On Lessing’s ‘Nathan the Wise’: Is a Harmony of Cultures Possible?

For the first inaugural lecture kicking off the RTF Symposium ‘The Role of Art in Shaping a Sovereign Citizenry’ which will feature lectures every Sunday afternoon until March 12 2023. In this lecture RTF President Cynthia Chung will conduct a discussion on the classical work ‘Nathan the Wise’ by the renaissance humanist Gotthold Lessing. Exploring…

The Battle for the Mind: How to Exit an Artificial Reality

By Cynthia Chung [This is a transcript of a Rising Tide Foundation lecture delivered December 18, 2022 which can be viewed here.] The above is a picture from George Cukor’s movie ‘Gaslight’ (1944) which is what originated the term “gaslighting.” [The definition of gaslighting is to manipulate someone using psychological methods into questioning their own…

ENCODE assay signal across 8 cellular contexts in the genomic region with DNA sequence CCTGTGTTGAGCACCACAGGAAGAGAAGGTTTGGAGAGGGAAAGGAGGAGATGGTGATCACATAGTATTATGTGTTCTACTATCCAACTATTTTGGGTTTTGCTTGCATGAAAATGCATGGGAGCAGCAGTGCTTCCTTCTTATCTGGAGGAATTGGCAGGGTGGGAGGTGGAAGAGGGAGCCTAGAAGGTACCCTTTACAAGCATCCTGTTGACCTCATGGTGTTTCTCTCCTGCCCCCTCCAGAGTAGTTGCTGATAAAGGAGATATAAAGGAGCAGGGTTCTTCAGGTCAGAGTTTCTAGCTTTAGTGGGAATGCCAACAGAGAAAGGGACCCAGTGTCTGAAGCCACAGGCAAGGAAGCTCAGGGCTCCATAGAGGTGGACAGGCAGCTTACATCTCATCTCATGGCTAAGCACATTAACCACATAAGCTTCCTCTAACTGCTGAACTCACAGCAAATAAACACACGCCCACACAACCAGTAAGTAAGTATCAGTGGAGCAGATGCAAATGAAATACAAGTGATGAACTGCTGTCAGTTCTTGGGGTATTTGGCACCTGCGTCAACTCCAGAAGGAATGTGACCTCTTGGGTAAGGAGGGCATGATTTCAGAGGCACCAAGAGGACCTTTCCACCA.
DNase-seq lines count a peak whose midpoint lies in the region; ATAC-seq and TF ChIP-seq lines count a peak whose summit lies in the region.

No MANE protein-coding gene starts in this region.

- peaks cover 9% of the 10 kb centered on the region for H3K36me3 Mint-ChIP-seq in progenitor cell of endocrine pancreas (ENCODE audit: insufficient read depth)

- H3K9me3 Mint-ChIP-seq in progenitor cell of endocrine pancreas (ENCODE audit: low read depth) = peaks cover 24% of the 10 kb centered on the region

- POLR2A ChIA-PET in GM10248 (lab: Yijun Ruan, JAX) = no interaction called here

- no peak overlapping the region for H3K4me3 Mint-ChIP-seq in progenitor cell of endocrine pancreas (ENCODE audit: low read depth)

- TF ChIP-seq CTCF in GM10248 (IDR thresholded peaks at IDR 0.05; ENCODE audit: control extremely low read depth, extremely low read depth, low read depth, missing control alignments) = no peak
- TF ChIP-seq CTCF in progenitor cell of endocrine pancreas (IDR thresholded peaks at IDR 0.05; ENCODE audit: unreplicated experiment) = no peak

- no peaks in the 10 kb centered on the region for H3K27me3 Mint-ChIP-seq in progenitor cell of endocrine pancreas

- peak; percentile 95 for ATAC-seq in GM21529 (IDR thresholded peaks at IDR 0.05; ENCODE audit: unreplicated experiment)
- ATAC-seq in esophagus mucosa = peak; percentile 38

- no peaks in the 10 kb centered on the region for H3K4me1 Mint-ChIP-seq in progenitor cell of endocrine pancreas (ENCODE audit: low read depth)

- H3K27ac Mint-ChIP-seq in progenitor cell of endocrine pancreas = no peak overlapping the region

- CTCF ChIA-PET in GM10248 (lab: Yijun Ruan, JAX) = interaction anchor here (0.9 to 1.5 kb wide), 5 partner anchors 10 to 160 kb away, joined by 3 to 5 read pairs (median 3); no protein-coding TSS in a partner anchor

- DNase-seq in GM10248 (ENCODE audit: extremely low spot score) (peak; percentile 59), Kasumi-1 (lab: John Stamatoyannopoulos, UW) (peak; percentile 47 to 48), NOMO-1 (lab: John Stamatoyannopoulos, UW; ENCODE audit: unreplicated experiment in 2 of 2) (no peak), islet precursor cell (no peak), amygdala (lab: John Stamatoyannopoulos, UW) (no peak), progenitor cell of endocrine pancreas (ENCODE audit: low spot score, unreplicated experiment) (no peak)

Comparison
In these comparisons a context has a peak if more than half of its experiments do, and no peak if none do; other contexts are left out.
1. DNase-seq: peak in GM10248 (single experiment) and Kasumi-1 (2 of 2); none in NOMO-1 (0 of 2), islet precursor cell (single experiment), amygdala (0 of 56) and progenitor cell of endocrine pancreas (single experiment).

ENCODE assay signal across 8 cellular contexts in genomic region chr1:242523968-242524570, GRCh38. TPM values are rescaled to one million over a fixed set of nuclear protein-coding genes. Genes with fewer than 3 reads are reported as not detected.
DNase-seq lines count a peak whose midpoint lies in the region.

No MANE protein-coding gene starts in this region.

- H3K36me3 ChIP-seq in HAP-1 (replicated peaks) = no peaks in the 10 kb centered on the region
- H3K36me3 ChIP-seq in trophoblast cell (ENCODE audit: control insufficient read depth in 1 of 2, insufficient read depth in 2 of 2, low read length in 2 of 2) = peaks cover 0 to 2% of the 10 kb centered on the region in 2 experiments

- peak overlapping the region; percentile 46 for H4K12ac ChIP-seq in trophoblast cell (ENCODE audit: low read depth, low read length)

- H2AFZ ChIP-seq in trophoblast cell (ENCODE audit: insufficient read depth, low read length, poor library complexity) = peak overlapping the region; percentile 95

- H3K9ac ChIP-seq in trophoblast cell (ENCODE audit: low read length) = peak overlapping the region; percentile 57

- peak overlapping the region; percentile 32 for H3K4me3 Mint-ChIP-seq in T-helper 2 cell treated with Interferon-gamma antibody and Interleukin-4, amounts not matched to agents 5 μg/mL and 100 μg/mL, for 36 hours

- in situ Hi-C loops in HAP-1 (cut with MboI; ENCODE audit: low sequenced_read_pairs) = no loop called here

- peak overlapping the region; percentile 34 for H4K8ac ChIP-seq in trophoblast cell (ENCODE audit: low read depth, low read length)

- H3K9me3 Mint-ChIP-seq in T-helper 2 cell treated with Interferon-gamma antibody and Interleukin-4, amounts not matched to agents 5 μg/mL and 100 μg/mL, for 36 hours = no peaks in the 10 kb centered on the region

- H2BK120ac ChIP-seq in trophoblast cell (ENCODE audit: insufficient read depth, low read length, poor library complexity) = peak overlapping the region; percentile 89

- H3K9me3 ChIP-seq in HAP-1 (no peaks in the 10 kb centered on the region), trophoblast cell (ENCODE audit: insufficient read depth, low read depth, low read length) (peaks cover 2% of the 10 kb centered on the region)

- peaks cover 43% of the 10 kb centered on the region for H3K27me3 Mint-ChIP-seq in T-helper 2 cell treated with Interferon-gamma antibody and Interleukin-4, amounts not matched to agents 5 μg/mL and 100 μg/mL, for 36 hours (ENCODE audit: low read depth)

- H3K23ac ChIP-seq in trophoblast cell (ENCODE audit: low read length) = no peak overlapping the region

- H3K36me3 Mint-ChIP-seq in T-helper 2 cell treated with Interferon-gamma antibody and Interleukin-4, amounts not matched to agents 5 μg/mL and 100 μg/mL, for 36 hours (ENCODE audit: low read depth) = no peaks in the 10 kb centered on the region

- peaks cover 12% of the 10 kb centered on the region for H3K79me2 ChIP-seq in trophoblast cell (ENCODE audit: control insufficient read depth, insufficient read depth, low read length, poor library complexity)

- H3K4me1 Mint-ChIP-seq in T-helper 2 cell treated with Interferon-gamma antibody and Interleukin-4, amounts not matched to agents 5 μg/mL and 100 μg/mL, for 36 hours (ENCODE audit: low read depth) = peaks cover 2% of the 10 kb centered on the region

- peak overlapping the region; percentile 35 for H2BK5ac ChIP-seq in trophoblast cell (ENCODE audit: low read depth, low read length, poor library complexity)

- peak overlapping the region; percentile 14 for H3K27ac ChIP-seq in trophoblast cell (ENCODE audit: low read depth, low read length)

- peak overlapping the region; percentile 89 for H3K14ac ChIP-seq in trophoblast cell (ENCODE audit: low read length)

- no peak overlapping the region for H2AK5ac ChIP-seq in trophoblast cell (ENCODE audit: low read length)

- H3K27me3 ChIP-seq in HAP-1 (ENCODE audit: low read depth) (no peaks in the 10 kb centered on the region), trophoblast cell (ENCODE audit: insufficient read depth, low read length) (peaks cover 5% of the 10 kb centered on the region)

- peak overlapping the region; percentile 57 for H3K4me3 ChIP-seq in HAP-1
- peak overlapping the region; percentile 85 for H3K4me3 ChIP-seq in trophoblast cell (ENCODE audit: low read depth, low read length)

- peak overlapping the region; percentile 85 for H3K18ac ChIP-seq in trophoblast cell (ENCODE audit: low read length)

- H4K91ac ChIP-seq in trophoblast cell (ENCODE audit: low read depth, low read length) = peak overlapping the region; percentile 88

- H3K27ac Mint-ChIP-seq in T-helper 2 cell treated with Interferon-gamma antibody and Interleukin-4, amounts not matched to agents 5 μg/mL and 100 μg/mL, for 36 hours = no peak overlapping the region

Germany’s Stockholm Syndrome and the Firing of Valery Gergiev

By Cynthia Chung “No, there is a limit to the tyrant’s power! When the oppressed man finds no justice, When the burden grows unbearable, he appeals with fearless heart to heaven, and thence brings down his everlasting rights, which there abide, inalienably his, and indestructible as stars themselves. The primal state of nature reappears, wherein man…

To What Purpose are We Drawn to Tragedy: A Study of Shakespeare’s Hamlet

In this lecture, Cynthia Chung discusses whether there is a purpose to tragedy beyond merely being tragic and whether this was the intention of Shakespeare’s Hamlet. Along with a study of the play, two performances are compared and juxtaposed to determine what Shakespeare intended for his audience. Featured Cover Image: “Hamlet’s Vision” by Pedro Americo

Schiller’s Ghost Seer, Intelligence Methods and a Global Citizenry

A Study of Schiller’s The Ghost Seer By Cynthia Chung [The audio version of this article can be listened to here.] The Ghost Seer first appeared in several instalments in Schiller’s publication journal Thalia from 1787 to 1789, and was later published as a three-volume book. It was one of the most popular works of…